Many of us have been destroying this common weed that can benefit our health. Each year countless time and frustrations are spent on weeding our gardens with seemingly little effect. I know for me, at times, the weeds seem to overrun the vegetables I’m trying to grow. Therefore, I would like to suggest another alternative. Let's eat them instead!
I first learned about the bounty of weeds and their benefits from a book by Rachel Weaver called Backyard Pharmacy. Most of the weeds in her book grow in my area, if not, in my yard and woods. There are many weeds that we can eat that have substantial health benefits. One of those is Purslane. Purslane is a succulent that is found all over the world. This hardy plant requires less water and soil nutrient and grows well in sunny climates. This low-growing plant is a staple in many areas of the world. The more this weed is tilled and pulled, the more it will grow. Remember succulents grow from just a small piece of the plant that lands on the ground. If your tiller is chopping it into hundreds of pieces, you will get a hundred new plants! So why fight it? Just eat it.
The soft, succulent leaves of the purslane plant contain more omega-3 fatty acids than in some fish oils. If you are a vegetarian or don’t like the taste of fish, then here is a great alternative. This essential fat has been shown to improve brain function and help with anxiety and depression. Rather than supplementing with pills, pull off some purslane and add it to your smoothie, salad, or entree. The taste is not what you would expect; rather, it is quite pleasant. Both the leaf and the stem can be eaten. It’s a nice substitute for spinach and is likely growing in your yard.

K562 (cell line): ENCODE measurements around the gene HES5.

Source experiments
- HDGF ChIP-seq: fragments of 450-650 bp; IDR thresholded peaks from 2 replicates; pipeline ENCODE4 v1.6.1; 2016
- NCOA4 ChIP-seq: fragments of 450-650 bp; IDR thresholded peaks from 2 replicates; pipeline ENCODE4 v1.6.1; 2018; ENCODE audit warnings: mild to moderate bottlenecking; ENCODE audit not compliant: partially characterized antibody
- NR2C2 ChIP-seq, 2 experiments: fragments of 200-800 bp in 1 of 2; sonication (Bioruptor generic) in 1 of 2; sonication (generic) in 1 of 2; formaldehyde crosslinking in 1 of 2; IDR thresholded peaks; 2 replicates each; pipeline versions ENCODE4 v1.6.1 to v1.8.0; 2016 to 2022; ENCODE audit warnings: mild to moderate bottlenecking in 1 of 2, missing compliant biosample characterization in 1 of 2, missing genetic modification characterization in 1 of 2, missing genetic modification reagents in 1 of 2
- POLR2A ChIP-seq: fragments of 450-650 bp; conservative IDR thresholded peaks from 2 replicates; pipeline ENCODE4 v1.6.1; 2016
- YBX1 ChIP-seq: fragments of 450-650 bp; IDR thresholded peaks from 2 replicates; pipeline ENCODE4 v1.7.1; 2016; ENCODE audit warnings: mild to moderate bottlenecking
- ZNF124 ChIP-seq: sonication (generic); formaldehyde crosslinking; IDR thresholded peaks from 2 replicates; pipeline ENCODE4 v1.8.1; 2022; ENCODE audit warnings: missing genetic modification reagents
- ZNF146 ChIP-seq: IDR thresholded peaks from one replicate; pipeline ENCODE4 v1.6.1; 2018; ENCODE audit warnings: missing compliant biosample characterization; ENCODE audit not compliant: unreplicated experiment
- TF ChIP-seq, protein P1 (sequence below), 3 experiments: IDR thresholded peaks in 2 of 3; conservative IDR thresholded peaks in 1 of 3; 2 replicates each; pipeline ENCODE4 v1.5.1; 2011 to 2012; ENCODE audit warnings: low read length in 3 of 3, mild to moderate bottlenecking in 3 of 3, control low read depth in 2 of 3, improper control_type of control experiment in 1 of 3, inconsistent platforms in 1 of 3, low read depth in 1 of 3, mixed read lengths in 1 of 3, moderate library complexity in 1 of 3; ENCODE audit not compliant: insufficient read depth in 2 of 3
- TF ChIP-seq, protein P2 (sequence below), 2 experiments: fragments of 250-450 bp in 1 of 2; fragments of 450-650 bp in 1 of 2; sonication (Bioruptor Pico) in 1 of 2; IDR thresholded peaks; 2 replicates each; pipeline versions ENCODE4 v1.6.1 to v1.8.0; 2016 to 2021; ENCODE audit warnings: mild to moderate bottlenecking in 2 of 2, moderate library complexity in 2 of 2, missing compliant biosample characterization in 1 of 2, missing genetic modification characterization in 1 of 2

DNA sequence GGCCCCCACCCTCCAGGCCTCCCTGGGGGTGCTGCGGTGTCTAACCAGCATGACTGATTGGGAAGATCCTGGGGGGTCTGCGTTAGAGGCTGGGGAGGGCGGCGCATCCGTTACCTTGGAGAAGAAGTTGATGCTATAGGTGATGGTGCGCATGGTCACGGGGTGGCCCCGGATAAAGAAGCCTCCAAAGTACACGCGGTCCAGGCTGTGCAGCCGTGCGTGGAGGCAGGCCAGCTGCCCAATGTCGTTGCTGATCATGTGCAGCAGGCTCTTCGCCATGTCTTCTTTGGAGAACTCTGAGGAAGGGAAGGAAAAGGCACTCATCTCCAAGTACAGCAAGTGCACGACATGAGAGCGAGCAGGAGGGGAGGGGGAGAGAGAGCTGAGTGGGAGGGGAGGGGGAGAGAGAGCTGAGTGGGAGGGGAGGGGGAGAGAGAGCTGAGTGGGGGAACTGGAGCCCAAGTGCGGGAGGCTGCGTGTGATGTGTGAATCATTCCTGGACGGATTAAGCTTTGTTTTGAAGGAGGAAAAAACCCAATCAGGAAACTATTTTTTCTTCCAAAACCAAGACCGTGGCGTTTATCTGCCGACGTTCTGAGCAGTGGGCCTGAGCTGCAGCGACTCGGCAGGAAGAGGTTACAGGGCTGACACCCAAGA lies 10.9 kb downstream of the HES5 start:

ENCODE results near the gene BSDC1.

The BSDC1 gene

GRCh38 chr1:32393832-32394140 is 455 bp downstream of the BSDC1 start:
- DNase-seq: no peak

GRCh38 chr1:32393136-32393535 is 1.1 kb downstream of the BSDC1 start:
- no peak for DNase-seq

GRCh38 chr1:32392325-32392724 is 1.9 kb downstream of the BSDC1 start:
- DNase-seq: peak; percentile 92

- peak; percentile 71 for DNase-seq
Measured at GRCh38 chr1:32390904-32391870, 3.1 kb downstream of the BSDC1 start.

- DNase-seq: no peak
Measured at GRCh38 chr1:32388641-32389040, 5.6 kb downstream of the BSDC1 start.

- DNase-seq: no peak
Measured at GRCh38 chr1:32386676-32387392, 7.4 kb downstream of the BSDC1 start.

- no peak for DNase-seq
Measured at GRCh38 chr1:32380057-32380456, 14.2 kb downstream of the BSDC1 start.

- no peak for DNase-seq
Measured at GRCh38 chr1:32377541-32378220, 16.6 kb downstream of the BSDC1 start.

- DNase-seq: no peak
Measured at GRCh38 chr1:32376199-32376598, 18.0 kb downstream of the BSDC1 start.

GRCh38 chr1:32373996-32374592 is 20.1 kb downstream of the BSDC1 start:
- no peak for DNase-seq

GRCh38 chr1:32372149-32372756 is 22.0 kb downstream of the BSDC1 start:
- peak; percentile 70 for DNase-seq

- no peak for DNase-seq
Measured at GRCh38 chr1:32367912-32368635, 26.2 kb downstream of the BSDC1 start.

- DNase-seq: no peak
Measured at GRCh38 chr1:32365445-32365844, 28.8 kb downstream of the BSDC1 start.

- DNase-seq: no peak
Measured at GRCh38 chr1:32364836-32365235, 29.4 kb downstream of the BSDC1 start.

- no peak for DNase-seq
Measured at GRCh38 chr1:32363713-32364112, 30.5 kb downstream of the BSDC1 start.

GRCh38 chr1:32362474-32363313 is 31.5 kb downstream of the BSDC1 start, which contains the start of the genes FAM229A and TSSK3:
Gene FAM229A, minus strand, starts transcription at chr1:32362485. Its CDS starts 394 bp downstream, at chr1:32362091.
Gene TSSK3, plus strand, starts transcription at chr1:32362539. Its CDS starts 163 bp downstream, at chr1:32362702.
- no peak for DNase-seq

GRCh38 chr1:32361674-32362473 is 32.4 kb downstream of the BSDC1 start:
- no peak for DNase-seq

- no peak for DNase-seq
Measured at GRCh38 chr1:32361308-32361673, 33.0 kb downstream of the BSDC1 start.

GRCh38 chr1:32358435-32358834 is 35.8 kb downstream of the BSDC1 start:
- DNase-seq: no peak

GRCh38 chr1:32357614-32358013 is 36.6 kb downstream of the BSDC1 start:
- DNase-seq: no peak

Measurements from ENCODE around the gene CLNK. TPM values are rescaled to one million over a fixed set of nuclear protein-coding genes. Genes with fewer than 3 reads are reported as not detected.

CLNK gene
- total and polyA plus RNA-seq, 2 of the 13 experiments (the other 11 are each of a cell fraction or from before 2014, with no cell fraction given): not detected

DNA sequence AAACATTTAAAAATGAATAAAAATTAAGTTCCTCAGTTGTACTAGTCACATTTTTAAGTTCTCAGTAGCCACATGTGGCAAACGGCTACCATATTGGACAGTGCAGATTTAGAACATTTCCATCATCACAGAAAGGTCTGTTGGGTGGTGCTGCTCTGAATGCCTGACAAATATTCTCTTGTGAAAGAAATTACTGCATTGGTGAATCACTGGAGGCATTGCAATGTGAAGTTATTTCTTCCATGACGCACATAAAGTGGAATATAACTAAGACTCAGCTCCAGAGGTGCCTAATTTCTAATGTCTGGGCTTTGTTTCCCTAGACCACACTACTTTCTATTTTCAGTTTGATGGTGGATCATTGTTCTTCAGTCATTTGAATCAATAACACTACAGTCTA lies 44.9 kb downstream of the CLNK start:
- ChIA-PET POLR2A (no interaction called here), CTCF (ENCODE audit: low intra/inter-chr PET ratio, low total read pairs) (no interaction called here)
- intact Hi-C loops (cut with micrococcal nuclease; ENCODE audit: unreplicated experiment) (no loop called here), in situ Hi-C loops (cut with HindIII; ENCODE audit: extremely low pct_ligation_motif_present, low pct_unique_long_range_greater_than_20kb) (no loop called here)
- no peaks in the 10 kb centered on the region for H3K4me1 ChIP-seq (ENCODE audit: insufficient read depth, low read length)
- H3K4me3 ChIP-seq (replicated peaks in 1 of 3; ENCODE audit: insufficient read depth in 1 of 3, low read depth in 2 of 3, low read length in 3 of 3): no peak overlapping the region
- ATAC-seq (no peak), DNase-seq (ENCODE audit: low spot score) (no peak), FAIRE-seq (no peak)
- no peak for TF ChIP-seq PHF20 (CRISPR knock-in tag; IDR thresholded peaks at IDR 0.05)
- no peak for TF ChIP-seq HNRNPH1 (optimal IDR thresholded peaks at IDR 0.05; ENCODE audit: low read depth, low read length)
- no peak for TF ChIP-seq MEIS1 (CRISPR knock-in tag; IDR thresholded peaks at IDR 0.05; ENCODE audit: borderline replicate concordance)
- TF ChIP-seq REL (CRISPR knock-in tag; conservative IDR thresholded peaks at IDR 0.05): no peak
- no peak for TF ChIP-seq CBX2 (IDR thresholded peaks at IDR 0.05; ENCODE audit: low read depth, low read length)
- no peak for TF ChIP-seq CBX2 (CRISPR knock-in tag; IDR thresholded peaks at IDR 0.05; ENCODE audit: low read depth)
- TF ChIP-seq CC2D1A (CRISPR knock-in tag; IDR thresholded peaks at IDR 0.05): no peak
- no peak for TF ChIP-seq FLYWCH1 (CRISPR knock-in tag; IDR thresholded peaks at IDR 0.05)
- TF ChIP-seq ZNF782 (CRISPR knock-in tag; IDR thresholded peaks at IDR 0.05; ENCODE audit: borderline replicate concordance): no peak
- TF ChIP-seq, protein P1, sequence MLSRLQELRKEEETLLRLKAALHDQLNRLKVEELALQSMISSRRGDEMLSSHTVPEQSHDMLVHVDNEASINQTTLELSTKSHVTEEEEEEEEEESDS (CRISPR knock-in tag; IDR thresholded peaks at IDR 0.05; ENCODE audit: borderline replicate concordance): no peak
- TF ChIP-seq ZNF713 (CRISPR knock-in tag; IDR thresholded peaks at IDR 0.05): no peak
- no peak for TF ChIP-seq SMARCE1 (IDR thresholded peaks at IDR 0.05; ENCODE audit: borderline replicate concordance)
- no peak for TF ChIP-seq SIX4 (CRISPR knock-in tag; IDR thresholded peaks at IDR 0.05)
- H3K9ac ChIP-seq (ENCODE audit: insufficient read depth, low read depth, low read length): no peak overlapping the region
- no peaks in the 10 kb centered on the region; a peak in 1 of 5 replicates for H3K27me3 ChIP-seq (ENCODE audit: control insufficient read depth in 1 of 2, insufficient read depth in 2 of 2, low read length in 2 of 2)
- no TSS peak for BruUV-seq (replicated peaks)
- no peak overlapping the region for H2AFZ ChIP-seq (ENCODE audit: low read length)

When picking purslane, it’s important to know the source. Do not eat if it has been sprayed or if a dog visits the spot. Wash it well, then chop it and add to your favorite foods. I’ve added it to quiche, smoothies, and veggie patties. This morning I enjoyed it in an omelet with onions and mushrooms.
Here are some health benefits of Purslane
- Very low in calories and fats; but rich in dietary fiber, vitamins, and minerals.
- Fresh leaves contain more omega-3 fatty acids than any other leafy vegetable plant. Research shows that the consumption of foods rich in omega-3 fatty acids may reduce the risk of heart disease, stroke, and can help prevent the development of ADHD, autism, and other developmental differences in children.
- An excellent source of vitamin-C and some B-complex vitamins like riboflavin, niacin, pyridoxine and carotenoids, as well as minerals such as iron, magnesium, calcium potassium and manganese.
I invite you to experiment with Purslane in the near future. Start by adding it to your salads or smoothies. Pay attention and listen to what your body is telling you. What differences do you feel after consuming Purslane?
Health-bite: Try the health benefits of Purslane